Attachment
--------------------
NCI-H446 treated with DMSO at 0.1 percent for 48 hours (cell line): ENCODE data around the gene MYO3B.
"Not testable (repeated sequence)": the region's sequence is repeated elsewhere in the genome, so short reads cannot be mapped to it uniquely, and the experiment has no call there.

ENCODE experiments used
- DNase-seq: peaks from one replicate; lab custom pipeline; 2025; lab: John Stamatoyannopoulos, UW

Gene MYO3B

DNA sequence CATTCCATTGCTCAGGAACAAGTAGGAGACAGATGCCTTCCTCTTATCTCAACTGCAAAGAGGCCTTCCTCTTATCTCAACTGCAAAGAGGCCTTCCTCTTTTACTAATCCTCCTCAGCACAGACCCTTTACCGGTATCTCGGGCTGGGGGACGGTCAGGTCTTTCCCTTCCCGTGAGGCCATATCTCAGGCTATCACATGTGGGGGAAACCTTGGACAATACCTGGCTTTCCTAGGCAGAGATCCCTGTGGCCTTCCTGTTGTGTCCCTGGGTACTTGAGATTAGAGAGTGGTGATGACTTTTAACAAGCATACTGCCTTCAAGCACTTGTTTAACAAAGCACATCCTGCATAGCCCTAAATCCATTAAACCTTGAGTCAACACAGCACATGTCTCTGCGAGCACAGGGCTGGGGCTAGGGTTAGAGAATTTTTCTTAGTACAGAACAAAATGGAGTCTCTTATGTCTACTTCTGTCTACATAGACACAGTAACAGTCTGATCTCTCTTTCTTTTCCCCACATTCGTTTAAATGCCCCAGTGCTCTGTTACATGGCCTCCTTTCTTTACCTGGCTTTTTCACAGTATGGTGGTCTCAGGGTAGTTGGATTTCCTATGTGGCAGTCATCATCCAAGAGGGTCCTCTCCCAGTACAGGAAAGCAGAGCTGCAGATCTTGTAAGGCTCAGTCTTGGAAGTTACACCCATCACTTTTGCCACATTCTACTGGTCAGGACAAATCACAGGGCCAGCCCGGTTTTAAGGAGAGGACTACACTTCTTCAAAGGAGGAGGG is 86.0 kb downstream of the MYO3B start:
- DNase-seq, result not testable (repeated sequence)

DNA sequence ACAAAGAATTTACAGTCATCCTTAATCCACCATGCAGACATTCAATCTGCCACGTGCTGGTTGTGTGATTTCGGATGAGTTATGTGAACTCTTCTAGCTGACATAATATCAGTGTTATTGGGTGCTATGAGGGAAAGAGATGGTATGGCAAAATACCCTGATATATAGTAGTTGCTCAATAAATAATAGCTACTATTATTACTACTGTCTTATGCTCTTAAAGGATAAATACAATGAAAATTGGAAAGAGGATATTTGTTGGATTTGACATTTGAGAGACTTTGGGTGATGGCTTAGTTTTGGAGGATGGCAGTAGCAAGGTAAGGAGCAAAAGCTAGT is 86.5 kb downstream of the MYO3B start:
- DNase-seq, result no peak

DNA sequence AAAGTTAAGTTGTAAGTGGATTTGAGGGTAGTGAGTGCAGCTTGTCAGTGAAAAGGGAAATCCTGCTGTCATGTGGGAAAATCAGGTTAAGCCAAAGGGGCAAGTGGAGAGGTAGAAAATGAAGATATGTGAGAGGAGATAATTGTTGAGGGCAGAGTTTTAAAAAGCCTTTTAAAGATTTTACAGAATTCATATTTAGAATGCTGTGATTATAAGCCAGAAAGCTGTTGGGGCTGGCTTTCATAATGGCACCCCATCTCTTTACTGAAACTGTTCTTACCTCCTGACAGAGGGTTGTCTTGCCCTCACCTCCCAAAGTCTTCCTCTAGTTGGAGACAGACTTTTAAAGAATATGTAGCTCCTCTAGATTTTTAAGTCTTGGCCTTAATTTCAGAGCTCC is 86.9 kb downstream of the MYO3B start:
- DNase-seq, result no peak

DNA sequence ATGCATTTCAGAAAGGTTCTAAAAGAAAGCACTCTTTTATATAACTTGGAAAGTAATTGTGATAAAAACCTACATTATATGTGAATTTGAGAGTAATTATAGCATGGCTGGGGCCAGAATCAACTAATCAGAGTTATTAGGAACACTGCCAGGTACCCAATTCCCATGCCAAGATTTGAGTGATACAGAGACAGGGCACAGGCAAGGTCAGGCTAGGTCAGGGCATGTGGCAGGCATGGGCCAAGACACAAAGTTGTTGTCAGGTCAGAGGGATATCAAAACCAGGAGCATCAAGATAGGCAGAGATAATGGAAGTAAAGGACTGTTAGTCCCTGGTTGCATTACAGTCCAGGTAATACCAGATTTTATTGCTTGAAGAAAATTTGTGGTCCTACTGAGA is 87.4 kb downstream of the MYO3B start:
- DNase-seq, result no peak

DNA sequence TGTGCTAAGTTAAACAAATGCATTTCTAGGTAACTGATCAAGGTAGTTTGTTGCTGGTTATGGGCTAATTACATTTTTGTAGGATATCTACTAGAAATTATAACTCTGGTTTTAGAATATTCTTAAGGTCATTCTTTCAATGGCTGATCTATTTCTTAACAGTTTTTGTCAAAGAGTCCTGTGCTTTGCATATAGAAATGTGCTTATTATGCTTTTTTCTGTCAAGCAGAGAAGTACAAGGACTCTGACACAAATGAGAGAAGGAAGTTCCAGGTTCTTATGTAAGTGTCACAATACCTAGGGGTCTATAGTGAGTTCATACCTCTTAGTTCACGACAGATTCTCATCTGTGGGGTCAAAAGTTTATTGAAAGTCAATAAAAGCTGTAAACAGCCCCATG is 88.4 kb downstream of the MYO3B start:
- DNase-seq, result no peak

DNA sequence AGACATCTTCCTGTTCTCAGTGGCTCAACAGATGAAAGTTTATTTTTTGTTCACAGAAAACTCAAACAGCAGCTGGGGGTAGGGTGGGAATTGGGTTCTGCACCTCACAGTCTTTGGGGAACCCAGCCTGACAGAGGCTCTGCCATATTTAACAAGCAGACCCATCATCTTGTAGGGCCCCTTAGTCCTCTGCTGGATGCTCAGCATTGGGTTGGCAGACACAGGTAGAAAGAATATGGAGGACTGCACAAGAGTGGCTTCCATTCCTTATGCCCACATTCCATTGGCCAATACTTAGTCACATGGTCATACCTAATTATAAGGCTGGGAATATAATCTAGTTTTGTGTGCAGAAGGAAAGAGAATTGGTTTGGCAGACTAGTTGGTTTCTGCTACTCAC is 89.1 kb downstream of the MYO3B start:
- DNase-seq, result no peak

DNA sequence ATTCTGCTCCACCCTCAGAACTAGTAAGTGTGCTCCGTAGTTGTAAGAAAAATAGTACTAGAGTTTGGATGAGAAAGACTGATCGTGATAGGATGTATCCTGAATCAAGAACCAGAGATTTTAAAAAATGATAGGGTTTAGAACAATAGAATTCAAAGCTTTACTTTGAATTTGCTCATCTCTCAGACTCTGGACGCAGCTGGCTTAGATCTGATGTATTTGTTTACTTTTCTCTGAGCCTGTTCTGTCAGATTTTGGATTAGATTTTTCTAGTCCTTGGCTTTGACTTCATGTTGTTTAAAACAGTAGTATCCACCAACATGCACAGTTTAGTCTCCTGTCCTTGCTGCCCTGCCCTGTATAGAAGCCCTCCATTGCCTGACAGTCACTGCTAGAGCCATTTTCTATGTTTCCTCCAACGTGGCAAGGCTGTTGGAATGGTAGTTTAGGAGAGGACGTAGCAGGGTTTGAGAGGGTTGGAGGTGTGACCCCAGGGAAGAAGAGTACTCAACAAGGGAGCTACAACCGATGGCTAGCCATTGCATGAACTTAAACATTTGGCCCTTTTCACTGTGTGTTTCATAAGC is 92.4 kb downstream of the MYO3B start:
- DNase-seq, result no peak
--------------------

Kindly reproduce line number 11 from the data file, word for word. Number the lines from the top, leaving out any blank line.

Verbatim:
- DNase-seq, result no peak